Thursday, February 15, 2007

Minncan Pipeline Agents Used Coercive tactics

What else could we expect from the company of Anna Nicole Smiths deceased husband, Koch Industries?

The Strib reports today on the Public Utilities Commission will most likely vote to approve the Minncan pipeline cutting a swath through the heart of rural Central Minnesota.

Jonathon Posusta, who grows 230 acres of corn and soybeans on a century-old family farm near Lester Prairie, broke down several times as he testified that agents representing the pipeline project threatened some of his neighbors, telling them that they would force the pipeline across their land if they didn't sign easement agreements.

An administrative law judge who recommended in November that the state approve the pipeline agreed with Posusta that landowners were sometimes treated poorly by the process. Judge Beverly Jones Heydinger, who oversaw a series of public hearings last fall concerning the pipeline, said some landowners were not told that the original pipeline route had changed, moving the planned path onto their properties, despite initial assurances that it would not cross their land, she noted.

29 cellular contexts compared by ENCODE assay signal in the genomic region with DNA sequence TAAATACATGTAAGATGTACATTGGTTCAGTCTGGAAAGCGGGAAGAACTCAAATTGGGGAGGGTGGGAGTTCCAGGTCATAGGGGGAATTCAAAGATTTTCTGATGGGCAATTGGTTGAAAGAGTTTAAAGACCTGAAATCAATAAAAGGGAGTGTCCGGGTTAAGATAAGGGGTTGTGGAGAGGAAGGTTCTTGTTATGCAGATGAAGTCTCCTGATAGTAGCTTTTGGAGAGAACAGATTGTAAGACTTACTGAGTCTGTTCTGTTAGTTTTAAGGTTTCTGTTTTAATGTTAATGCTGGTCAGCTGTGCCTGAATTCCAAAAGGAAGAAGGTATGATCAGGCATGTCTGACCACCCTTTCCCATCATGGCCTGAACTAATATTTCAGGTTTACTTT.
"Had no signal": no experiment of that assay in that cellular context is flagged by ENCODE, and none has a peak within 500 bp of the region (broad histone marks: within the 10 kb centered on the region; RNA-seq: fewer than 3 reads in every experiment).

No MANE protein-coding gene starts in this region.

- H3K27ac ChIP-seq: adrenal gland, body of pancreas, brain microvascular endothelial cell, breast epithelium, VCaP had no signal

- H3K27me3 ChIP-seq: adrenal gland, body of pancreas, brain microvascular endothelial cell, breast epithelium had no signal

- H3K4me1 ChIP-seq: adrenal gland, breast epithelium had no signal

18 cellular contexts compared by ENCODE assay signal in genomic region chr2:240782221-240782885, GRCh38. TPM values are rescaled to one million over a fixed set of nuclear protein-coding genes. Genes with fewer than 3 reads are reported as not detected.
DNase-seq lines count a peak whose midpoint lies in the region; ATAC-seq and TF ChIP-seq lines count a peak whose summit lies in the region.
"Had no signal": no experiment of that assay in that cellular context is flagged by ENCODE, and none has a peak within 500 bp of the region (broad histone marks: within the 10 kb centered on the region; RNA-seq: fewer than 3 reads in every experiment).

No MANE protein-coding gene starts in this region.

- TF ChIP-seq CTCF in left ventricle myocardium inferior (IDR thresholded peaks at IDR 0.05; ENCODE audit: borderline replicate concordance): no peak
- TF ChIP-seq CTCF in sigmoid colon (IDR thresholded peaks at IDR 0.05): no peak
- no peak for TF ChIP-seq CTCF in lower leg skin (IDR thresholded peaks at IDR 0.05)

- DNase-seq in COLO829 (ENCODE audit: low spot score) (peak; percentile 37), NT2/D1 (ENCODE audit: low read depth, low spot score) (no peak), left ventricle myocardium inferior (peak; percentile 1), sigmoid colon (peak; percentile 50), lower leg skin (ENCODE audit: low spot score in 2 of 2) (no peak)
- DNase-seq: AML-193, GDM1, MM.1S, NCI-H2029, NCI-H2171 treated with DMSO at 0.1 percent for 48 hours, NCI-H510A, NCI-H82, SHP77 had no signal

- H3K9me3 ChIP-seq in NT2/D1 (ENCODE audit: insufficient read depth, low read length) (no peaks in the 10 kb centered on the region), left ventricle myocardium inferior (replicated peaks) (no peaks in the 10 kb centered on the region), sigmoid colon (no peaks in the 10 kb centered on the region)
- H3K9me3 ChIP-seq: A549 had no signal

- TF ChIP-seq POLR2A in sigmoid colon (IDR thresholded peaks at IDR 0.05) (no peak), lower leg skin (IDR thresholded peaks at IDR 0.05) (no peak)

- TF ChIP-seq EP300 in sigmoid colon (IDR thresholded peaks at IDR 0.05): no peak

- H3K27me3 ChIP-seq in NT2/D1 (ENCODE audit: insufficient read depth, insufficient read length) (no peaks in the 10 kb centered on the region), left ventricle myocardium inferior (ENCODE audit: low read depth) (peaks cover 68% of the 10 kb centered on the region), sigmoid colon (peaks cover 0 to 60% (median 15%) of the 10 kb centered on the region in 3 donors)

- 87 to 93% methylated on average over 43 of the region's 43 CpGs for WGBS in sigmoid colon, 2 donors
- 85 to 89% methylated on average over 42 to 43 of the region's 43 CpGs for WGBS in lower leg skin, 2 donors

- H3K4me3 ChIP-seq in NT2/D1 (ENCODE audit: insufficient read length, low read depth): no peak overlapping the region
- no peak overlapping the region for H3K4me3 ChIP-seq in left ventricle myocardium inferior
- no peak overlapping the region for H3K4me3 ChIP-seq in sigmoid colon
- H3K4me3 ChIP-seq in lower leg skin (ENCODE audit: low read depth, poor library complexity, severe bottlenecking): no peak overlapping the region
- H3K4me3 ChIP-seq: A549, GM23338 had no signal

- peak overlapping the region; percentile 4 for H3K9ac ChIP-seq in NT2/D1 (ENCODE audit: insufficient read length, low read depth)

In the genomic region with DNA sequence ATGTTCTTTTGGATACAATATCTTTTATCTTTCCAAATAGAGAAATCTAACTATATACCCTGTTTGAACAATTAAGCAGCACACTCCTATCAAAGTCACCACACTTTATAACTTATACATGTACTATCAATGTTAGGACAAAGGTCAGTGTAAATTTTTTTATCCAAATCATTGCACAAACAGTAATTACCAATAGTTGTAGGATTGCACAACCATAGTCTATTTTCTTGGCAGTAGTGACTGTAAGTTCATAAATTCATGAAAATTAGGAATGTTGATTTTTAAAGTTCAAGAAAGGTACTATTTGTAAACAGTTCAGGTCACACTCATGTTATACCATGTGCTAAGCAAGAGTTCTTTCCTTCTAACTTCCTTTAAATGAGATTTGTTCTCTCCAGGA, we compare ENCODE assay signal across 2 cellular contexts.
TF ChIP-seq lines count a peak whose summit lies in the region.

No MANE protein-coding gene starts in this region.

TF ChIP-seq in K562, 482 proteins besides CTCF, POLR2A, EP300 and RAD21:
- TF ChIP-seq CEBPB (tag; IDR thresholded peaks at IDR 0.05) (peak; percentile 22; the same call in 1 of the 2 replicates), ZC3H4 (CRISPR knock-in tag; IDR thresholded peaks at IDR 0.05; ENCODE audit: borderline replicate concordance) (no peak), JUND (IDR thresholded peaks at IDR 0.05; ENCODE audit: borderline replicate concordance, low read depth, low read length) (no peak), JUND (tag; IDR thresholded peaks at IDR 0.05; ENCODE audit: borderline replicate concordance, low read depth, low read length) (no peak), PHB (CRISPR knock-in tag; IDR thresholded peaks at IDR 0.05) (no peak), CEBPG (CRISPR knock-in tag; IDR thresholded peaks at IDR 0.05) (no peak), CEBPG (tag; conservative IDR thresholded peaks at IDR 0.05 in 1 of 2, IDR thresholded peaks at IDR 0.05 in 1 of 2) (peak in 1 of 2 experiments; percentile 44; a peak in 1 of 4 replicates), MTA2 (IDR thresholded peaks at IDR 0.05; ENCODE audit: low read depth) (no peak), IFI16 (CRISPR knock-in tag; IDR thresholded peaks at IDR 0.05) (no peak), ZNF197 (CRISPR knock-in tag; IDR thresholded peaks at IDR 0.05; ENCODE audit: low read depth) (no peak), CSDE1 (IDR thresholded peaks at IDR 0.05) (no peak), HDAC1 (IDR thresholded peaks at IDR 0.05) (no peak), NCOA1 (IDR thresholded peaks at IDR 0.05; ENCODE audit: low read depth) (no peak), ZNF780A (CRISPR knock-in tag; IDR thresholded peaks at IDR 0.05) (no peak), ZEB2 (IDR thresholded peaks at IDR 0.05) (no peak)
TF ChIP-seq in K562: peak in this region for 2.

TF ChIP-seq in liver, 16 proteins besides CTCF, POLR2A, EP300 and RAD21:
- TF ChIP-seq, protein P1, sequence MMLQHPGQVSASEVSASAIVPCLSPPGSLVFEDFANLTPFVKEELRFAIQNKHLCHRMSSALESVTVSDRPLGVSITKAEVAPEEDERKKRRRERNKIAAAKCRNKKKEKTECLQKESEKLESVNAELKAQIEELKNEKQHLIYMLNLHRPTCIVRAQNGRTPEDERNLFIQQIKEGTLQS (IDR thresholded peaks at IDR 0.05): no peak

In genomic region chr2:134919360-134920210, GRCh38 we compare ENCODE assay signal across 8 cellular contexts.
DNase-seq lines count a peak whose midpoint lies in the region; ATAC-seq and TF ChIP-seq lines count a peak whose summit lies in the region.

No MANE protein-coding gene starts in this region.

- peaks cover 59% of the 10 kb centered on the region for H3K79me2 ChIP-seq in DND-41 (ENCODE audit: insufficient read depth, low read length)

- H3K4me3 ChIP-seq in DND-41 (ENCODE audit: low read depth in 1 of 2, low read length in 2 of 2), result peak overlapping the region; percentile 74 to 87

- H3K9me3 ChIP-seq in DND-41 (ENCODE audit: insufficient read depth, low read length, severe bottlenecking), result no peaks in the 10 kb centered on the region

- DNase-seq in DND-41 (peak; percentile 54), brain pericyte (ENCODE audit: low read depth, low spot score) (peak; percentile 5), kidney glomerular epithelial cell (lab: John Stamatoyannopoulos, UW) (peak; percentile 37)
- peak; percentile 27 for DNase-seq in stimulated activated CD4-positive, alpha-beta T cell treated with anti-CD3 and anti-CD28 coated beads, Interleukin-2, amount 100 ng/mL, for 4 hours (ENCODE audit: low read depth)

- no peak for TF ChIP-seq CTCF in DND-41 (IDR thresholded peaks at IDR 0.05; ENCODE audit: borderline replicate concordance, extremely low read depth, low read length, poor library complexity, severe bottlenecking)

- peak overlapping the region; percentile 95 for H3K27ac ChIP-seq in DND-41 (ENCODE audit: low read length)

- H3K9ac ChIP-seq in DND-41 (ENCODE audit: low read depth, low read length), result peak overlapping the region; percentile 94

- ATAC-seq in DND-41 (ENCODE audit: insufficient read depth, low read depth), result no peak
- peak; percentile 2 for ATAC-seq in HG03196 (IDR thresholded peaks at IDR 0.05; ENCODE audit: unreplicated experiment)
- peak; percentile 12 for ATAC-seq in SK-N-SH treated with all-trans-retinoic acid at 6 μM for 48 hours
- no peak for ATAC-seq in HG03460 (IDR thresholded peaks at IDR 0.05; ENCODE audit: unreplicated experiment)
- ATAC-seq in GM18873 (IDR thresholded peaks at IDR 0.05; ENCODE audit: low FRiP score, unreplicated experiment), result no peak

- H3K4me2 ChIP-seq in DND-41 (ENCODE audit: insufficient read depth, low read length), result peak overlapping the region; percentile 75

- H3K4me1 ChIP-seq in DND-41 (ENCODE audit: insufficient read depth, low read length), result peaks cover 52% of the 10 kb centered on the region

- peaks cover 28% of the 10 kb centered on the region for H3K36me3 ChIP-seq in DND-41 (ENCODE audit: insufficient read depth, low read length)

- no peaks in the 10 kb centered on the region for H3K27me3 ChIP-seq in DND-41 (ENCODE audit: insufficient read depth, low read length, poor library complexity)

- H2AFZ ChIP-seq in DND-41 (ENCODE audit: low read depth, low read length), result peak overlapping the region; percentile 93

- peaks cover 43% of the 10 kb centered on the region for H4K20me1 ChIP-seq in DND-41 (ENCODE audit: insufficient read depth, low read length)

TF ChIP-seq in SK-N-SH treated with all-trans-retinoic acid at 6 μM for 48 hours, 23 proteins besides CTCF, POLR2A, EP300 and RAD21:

"The pipeline threatens our family and our livelihood," Posusta told the PUC. "The possibility of a leak or spill would always be there. A leak or spill would cause irreversible damage to our farm and our home."

Let's look at that again. Agents for the Minncan pipeline threatened farmers that they would force the pipeline through their property if they did not sign easement agreements. An administrative law judge even stated that the landowners were sometimes treated poorly in the process. Yet, they are going to approve this thing?

Where is the justice behind this.

More to come in the morning...

I have written and called all my locally elected officials and it's about time to start holding people accountable.

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